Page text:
The Girls by Emma Cline

“She was lost in that deep and certain sense that there was nothing beyond her own experience. As if there were only one way things could go, the years leading you down a corridor to the room where your inevitable self waited–embryonic, ready to be revealed. How sad it was to realize that sometimes you never got there. That sometimes you lived a whole life skittering across the surface as the years passed, unblessed.” -Emma Cline

imagesI didn’t want it to end. I carried the book around with me for weeks, trying to read it as slowly as I could. It was like honey. And I only had one jar. I stuck my thumb around the rim and got a drop every now and then, but all I could think about was how every time I enjoyed the honey, the sooner it would all be gone.

Sometimes I read books in a fury, racing through them in a few hours or days. Not having read a really good book in a while, I tried to savor it. But I think I just made it less enjoyable for myself. I’d pick up the book after a few days and feel disjointed. What was happening again? Is this a flashback or the present? For a few paragraphs, I’d be confused, mentally kicking myself. Why did I wait so long to start reading it again?

It became a game. Carrying the book everywhere with me, trying to see how long I could go without reading more than ten or so pages at a time. And then, in the end, I realized that I was only making the whole experience less enjoyable. I felt like I was fasting. Or trying to. For no good reason.

Reading books like The Girls is what makes me want to write. It’s what spurs my hand into action, scribbling down the lines that I repeat in my head all day. Writing is how I process the world around me, how I make sense of my life, reframing everything into a story so it’s less painful or more meaningful. Stringing up my memories so that they tell a certain story. That’s what fiction is, isn’t it? What I mean to say is that The Girls was a great read, and I look forward to reading more of Cline’s books in the future.

My Review:

Grade: A

The Girls is a fiction book told in the first person by Evie, a fourteen-year-old girl. It’s a story about Evie coming to terms with her own sexuality and herself as a young woman in society. It discusses the power she wields with her sexuality and the power men have over her as a woman. The story switches back and forth between Evie as a budding teenager and Evie as an adult looking back on when she got involved in a cult. It’s set in northern California at the end of the 1960’s. Remember the Manson family murders? It’s loosely based off that.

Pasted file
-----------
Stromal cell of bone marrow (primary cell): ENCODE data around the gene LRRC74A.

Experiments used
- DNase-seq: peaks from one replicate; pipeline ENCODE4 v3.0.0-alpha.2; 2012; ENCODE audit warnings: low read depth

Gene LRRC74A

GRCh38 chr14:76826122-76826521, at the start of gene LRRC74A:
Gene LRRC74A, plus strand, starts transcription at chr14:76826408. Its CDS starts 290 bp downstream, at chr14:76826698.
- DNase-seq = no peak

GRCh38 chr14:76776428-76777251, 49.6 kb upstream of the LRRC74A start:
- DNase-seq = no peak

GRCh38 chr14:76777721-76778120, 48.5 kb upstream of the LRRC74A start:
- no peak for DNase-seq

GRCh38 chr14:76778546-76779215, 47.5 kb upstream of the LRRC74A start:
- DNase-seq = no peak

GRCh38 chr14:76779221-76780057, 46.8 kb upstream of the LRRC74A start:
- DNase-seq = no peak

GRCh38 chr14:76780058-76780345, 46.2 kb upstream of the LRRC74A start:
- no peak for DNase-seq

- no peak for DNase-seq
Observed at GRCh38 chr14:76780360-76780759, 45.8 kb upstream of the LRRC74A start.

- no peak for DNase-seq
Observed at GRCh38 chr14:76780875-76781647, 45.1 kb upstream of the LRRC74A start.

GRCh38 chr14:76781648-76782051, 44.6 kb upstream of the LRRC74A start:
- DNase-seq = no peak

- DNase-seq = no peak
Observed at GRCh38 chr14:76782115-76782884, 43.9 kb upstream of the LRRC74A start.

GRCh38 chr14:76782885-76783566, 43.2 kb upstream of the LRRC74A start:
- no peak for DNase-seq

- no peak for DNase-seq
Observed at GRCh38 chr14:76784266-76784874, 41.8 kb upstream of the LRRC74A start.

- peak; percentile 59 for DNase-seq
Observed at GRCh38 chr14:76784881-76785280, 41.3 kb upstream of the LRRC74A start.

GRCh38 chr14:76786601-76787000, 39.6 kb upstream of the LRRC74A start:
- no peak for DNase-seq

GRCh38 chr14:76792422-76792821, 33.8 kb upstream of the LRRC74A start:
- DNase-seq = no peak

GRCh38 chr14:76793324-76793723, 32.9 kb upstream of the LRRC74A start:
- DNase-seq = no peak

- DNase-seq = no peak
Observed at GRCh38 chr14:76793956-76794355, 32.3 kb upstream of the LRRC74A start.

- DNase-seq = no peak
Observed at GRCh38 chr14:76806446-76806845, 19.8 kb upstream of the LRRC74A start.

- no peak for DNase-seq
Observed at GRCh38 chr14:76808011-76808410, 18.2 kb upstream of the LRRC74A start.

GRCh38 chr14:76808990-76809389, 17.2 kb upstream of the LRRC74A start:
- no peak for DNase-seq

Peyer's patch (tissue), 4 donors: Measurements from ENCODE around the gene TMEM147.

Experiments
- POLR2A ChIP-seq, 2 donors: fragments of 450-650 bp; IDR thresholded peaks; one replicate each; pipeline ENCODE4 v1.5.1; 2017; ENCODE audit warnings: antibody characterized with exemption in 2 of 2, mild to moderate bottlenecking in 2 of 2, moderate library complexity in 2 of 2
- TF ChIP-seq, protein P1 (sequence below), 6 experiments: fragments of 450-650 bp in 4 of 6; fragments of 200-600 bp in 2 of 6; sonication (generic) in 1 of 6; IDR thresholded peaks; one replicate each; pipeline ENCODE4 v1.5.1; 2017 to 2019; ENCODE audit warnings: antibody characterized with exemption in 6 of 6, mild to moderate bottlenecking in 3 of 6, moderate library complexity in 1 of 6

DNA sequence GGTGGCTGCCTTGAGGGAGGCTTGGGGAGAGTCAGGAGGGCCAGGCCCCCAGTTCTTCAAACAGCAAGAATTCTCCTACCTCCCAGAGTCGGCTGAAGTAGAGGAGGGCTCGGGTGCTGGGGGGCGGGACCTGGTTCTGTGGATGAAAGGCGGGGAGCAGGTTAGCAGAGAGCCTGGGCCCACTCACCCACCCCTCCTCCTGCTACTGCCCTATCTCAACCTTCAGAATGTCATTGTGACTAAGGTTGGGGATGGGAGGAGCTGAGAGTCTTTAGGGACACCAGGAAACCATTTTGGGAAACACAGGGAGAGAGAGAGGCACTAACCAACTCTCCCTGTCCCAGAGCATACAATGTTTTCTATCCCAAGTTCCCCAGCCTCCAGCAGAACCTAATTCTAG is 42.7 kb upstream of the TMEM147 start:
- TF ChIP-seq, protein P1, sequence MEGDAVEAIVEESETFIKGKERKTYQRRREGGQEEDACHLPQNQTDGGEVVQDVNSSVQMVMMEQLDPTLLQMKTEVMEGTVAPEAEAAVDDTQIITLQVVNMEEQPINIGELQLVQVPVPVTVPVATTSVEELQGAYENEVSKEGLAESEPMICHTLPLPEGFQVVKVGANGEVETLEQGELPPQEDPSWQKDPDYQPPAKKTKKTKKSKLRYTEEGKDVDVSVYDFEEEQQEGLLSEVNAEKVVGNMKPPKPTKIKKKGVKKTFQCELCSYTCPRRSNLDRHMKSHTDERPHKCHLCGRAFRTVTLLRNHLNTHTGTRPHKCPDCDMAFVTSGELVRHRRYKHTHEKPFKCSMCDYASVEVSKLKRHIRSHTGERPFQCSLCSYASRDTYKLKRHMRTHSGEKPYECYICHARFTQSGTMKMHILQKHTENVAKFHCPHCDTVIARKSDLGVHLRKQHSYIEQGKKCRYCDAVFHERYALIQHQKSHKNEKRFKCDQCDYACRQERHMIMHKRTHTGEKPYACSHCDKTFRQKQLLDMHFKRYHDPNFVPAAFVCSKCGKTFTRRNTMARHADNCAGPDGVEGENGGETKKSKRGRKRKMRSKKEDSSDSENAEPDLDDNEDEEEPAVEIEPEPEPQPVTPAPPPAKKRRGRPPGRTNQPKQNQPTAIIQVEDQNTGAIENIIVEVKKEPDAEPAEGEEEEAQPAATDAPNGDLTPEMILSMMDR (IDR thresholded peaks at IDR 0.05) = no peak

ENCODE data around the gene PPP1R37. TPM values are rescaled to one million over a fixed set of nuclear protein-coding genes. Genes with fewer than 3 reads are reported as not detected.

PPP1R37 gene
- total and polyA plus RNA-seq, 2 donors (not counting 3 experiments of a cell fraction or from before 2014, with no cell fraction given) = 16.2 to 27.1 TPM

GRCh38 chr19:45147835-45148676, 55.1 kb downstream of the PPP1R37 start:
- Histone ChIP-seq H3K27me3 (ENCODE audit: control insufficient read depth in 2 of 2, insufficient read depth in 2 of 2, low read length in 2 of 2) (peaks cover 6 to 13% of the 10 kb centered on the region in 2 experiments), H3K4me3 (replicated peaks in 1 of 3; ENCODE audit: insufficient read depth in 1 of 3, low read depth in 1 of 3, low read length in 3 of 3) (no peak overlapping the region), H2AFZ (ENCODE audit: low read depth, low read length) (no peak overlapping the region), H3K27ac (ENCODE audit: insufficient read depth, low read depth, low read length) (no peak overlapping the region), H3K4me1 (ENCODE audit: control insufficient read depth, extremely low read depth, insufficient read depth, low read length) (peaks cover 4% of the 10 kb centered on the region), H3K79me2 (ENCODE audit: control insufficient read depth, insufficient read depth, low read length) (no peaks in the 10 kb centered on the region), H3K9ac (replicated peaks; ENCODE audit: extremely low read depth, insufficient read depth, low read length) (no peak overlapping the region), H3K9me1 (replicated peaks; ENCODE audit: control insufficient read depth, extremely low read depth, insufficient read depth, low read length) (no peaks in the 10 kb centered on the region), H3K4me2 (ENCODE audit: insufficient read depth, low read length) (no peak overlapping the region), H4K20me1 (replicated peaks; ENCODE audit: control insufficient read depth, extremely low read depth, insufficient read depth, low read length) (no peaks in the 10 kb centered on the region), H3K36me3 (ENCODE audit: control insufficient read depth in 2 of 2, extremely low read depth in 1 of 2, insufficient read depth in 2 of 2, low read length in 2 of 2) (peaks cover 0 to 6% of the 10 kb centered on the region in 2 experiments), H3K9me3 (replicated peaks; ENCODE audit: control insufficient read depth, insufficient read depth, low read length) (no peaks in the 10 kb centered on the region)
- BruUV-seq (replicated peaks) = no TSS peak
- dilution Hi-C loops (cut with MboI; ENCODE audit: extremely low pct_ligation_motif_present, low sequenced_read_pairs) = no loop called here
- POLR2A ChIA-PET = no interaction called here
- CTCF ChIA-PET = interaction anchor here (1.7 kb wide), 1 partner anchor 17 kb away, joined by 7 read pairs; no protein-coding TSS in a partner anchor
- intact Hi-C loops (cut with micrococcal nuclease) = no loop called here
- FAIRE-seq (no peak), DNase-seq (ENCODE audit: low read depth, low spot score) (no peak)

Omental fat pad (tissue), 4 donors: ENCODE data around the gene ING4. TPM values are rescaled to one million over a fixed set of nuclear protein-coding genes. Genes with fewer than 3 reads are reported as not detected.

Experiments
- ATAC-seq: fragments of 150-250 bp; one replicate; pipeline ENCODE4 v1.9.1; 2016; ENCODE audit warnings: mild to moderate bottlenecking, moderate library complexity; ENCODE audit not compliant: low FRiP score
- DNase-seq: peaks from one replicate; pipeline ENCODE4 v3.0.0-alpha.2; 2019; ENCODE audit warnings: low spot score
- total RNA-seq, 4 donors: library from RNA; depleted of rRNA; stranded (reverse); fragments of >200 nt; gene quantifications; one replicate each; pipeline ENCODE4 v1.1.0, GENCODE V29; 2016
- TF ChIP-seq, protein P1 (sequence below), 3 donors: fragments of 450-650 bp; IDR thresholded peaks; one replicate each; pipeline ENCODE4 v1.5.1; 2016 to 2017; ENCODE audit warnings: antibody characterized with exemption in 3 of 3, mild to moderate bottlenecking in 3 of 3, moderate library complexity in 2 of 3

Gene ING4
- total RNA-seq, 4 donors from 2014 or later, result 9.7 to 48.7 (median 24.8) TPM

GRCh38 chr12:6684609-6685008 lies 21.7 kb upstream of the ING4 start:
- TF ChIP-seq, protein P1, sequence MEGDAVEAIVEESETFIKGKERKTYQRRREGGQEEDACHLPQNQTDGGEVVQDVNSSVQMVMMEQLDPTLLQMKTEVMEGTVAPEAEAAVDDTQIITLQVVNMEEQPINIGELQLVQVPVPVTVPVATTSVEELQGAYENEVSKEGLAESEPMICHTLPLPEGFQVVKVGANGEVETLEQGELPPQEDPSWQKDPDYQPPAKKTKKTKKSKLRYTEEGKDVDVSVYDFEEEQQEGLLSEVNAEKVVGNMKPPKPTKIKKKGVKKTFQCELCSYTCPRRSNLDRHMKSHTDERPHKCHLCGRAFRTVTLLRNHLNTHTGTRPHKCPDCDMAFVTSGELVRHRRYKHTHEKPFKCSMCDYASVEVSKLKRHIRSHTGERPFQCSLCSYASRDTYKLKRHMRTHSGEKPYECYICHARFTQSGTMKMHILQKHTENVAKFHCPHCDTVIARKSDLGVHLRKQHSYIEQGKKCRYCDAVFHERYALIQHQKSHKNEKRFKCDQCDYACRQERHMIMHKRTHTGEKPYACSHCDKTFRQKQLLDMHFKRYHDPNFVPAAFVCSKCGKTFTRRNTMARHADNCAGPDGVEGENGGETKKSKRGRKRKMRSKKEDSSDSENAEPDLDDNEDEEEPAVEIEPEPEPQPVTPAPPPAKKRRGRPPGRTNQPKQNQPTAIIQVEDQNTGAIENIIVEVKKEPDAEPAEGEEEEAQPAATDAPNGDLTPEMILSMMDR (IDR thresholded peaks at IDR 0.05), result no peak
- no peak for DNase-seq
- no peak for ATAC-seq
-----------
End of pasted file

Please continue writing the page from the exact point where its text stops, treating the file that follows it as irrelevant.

What surprised me about this book was that Evie is lured into the cult because she is attracted to a girl in it named Suzanne, not the male leader. It was a breath of fresh air to read an LGBT+ story where the entire story didn’t revolve around being gay. It was treated as a normal thing that didn’t need explaining because it is. However, I would caution those who have trouble reading about sexual assault. If you are a sexual abuse survivor, it could bring up some unwanted feelings and memories. This can be a good thing, but confronting your trauma is something you should do on your own terms, not when you’re reading on a bus or sitting in class. the-girls-emma-cline

For Emma Cline’s first novel, it was fantastic. There were times when things felt a little disjointed, and I could tell a tad bit that it was her first book. Sometimes I felt like she was trying too hard to write beautiful prose instead of focusing on telling the story. And other times, I felt like when she went a little off topic to craft elegant sentences is what made the book so amazing.

In the end, to me, The Girls was a love story. Sure, there was the cult, the complications of family and friendship, becoming a woman, and so on. So many topics were touched upon. What truly stuck with me, though, is how much Evie loved Suzanne and the realization that she would have done anything for her, even if that meant going against her own morals and participating in brutal violence.

Cline, Emma. The Girls: A Novel. New York: Random House, 2016. Print.


19149335_10213571449070717_2766329219155310365_nAugust Blair is the founder of Survival is a Talent. She is a freelance writer, blogger, and social media manager. She studies creative writing at Georgia State University. She loves reading, sweets, and warm weather. A story about her life with a mental illness has been published in the next volume of The i’Mpossible Project. It is available for pre-order and will be in stores November 2017. You can connect with her on LinkedInTwitterInstagram, and Facebook.

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